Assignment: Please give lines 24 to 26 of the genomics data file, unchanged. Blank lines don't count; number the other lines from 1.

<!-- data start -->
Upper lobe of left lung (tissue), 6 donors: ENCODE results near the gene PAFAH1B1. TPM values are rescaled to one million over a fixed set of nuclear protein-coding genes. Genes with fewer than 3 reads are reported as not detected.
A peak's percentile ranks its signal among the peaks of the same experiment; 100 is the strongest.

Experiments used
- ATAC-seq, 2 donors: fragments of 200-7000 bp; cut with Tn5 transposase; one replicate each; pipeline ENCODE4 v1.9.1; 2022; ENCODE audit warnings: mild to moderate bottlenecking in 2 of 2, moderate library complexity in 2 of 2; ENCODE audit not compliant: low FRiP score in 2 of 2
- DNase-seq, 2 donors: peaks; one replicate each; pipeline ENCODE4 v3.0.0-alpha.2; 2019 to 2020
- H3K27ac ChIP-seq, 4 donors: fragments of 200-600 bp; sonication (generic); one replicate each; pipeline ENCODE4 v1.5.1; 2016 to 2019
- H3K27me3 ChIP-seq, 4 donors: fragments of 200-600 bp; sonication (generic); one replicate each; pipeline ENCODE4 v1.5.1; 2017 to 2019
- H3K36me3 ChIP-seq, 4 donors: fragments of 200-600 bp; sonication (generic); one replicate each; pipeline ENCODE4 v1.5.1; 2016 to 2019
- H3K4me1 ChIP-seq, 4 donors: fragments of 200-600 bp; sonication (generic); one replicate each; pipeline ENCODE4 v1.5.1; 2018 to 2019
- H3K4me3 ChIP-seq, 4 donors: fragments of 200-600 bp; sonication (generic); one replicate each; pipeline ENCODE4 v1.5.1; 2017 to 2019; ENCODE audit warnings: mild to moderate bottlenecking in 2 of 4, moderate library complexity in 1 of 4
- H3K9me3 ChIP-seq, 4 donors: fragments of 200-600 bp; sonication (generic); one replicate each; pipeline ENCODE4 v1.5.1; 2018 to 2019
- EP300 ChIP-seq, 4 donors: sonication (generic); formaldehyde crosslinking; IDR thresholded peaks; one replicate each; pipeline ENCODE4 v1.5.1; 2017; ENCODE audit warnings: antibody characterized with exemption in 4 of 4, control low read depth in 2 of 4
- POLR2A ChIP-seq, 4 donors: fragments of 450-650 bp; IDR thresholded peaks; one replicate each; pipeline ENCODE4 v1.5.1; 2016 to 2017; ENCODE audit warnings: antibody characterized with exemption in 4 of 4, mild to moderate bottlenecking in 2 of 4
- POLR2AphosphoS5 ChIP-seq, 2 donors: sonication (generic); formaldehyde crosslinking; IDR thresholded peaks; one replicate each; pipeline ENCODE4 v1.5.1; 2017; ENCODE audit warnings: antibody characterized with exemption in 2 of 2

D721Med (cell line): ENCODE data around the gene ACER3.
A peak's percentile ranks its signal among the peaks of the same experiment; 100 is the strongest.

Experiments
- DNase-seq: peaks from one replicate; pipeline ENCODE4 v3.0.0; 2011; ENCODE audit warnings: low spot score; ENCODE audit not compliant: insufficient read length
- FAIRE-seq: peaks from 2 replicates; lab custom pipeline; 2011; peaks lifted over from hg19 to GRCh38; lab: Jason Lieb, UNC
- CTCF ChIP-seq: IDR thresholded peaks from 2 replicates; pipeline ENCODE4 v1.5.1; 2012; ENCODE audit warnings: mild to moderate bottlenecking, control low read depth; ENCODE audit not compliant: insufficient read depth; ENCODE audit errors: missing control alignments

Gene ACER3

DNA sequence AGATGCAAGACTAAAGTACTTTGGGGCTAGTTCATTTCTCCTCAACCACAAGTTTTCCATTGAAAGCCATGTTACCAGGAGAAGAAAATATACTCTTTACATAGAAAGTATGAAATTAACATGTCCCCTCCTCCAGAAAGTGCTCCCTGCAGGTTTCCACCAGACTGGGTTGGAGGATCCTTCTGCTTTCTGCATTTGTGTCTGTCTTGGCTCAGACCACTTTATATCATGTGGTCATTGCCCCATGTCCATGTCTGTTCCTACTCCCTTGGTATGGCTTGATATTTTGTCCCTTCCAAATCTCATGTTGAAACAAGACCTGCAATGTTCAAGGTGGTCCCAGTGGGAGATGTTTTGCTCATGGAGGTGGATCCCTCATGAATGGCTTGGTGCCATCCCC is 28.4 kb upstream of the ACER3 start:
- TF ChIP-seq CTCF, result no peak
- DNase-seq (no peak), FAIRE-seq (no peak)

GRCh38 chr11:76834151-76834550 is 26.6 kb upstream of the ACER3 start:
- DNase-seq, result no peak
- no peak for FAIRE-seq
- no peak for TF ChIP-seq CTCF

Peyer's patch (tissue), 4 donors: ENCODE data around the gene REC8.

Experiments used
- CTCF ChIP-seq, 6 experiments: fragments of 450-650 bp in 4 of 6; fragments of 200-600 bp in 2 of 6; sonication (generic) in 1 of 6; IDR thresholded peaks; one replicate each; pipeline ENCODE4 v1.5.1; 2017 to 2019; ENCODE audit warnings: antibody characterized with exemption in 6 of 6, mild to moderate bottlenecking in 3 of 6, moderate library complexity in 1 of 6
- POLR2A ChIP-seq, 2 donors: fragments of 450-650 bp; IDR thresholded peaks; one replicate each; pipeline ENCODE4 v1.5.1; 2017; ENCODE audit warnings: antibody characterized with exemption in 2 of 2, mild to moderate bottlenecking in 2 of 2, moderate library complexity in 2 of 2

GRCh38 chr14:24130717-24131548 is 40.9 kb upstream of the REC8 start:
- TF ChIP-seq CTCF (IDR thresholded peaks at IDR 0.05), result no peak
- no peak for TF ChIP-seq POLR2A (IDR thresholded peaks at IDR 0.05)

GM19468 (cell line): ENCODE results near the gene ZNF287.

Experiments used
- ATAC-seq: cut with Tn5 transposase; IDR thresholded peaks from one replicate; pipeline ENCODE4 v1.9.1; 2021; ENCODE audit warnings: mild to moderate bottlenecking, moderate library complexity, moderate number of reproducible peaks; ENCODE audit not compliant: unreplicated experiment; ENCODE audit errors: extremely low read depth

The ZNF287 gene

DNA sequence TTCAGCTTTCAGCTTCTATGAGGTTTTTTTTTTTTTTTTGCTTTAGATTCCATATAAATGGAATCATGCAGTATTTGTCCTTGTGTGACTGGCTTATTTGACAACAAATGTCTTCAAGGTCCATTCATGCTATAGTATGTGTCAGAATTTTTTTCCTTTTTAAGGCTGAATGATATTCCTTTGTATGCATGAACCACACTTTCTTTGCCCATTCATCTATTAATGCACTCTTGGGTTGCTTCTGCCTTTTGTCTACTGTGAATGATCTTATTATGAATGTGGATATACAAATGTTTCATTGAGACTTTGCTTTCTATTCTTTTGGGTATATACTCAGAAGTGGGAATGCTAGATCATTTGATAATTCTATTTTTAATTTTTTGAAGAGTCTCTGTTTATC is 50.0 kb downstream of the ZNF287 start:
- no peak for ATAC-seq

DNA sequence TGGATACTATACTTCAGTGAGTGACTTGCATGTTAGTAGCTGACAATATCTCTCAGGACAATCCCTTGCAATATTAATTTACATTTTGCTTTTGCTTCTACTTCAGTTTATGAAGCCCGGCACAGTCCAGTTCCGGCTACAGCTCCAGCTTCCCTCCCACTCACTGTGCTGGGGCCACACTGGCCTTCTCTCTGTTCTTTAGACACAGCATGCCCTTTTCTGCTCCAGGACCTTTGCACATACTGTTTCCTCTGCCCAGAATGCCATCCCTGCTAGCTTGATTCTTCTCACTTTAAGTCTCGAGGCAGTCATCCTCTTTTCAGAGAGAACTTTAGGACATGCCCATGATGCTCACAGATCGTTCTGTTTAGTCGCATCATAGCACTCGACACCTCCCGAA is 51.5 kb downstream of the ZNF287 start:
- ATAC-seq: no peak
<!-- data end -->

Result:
- DNase-seq (no peak), FAIRE-seq (no peak)

GRCh38 chr11:76834151-76834550 is 26.6 kb upstream of the ACER3 start:
- DNase-seq, result no peak